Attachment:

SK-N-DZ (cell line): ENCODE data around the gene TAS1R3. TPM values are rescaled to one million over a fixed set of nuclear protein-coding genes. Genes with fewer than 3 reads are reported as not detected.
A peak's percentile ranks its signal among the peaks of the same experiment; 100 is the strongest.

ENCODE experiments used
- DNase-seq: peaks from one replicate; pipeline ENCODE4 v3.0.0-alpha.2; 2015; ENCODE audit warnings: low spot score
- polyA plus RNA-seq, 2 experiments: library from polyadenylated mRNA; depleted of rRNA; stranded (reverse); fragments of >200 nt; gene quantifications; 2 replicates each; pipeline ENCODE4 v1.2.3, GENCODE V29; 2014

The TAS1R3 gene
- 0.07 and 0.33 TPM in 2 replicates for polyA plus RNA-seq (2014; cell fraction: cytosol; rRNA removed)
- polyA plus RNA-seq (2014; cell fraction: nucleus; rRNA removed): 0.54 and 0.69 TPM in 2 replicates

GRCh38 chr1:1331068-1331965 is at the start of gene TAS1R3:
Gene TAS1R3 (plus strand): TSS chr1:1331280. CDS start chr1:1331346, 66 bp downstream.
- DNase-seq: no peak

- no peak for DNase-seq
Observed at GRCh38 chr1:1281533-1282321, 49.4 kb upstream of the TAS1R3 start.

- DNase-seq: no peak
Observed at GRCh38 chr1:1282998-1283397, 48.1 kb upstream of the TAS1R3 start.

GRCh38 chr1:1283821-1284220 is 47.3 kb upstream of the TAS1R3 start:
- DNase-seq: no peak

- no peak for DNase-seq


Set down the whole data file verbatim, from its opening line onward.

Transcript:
SK-N-DZ (cell line): ENCODE data around the gene TAS1R3. TPM values are rescaled to one million over a fixed set of nuclear protein-coding genes. Genes with fewer than 3 reads are reported as not detected.
A peak's percentile ranks its signal among the peaks of the same experiment; 100 is the strongest.

ENCODE experiments used
- DNase-seq: peaks from one replicate; pipeline ENCODE4 v3.0.0-alpha.2; 2015; ENCODE audit warnings: low spot score
- polyA plus RNA-seq, 2 experiments: library from polyadenylated mRNA; depleted of rRNA; stranded (reverse); fragments of >200 nt; gene quantifications; 2 replicates each; pipeline ENCODE4 v1.2.3, GENCODE V29; 2014

The TAS1R3 gene
- 0.07 and 0.33 TPM in 2 replicates for polyA plus RNA-seq (2014; cell fraction: cytosol; rRNA removed)
- polyA plus RNA-seq (2014; cell fraction: nucleus; rRNA removed): 0.54 and 0.69 TPM in 2 replicates

GRCh38 chr1:1331068-1331965 is at the start of gene TAS1R3:
Gene TAS1R3 (plus strand): TSS chr1:1331280. CDS start chr1:1331346, 66 bp downstream.
- DNase-seq: no peak

- no peak for DNase-seq
Observed at GRCh38 chr1:1281533-1282321, 49.4 kb upstream of the TAS1R3 start.

- DNase-seq: no peak
Observed at GRCh38 chr1:1282998-1283397, 48.1 kb upstream of the TAS1R3 start.

GRCh38 chr1:1283821-1284220 is 47.3 kb upstream of the TAS1R3 start:
- DNase-seq: no peak

- no peak for DNase-seq